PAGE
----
Introducing iOS 7 GUI PSD

Free iOS 7 UI Kit from MediaLoot

iOS 7 UI Kit for Sketch

iOS 7 Icon Guides PSD

iOS 7 Home Screen PSD

New Open Source Project Bringing iOS 7 Style To iOS 5 and 6 UIKit Interfaces

iOS Library For Creating Great Looking Customizable Flat User Interface Elements

Free iOS UI Templates With A Sleek Minimalist Flat Style


Open Source Control Providing iOS 7 Inspired Flat UI Elements

iOS 7 Icon Template For Photoshop and Sketch

Start making iOS 7 Icons with the App Icon Template 3.0

Parallax is an iOS library that reproduces the parallax effect of the iOS7 home screen.

Demystification of the iOS 7 Icon Grid Design

iOS Device Summary is a great visual representation of devices by screen, processor, and OS versions.

iOS 7 App Redesigns has reinterpretations of popular apps.

I’m busy curating iOS7 links, Everyday.

DevJuice: Glyphish icon set updated for iOS 7

JagCesar/iOS-blur grabs the UIToolbar blurring layer for your own views.

iOS 7 Wireframe Kit — blakeperdue.com

iPhone iOS7 Wireframe Kit — funsize.co

Rethinking Your Menu Buttons for iOS 7

Download 650+ iOS 7 Icons for Free

iOS 7-Inspired Line Icons

Unleashing Genetic Algorithms on the iOS 7 Icon

iOS7 Before and After Pics

After iOS 7 icons

Reproducing the iOS 7 Mail App’s Interface

The iOS Design Cheat Sheet

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DZone’s Definitive Guide to Cloud Providers

So we’ve made a few passing mentions as they caught our eye of iOS-focused cloud backend options, what the cool kids apparently call MBaaS (“Mobile Backend-as-a-Service”) these days, but haven’t even attempted to place them in any larger context of the BaaS and PaaS and IaaS and all the rest of the speech-impedimented flocks of sheep collectively referred to as “the cloud”. But, there’s someone who has! So, for some light pre-WWDC reading to distract you from fact-free frittering about what the morrow shall bring, why not check out — in their words –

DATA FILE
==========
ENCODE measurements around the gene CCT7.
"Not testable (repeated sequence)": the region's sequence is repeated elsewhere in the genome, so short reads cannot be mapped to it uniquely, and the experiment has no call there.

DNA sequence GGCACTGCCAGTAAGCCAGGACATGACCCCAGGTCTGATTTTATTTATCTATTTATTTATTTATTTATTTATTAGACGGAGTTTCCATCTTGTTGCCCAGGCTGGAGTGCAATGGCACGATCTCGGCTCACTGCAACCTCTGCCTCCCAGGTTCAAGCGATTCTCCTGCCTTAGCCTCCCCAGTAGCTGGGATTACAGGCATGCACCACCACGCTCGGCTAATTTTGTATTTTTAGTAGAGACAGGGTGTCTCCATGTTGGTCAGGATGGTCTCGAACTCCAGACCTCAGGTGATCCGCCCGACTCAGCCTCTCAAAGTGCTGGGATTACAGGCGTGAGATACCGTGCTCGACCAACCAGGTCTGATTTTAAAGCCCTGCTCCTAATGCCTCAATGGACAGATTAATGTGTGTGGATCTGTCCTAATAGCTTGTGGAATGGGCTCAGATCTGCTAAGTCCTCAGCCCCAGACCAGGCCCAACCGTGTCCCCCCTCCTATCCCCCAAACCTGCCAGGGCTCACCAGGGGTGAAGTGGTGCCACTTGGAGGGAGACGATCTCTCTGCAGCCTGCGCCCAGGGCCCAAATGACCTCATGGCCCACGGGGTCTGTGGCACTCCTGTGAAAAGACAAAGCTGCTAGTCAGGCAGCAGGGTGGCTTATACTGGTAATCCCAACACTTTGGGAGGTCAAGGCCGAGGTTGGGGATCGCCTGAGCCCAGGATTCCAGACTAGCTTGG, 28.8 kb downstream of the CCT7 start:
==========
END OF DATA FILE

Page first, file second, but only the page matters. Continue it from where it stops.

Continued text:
DZone’s Definitive Guide Helps You Make the Right Cloud Decision for Your Organization

Have you ever tried sifting through the hundreds of cloud solutions available in today’s market? There are so many categories of cloud providers that it’s hard to know if you’re researching the right ones for your use case.

So how do you distinguish the contenders from the pretenders? Even if you have nailed down the type of cloud provider you need, you’re still facing a litany of choices.

The cost and time savings of choosing the right cloud provider can revolutionize your business and drive significant new profit, but the selection process is daunting. DZone observed many developers and IT professionals struggling to find the right solution for their organization, so we decided to mount this unprecedented research project to create a definitive guide to cloud providers.

The result is DZone’s Definitive Guide to Cloud Providers:

100 Pages of Cloud Solution Analysis

9 Categories of PaaS and IaaS Analyzed and Compared

35+ of the Most Active Cloud Solutions and Their Feature Sets

Research from 400+ IT Professionals on Cloud Preferences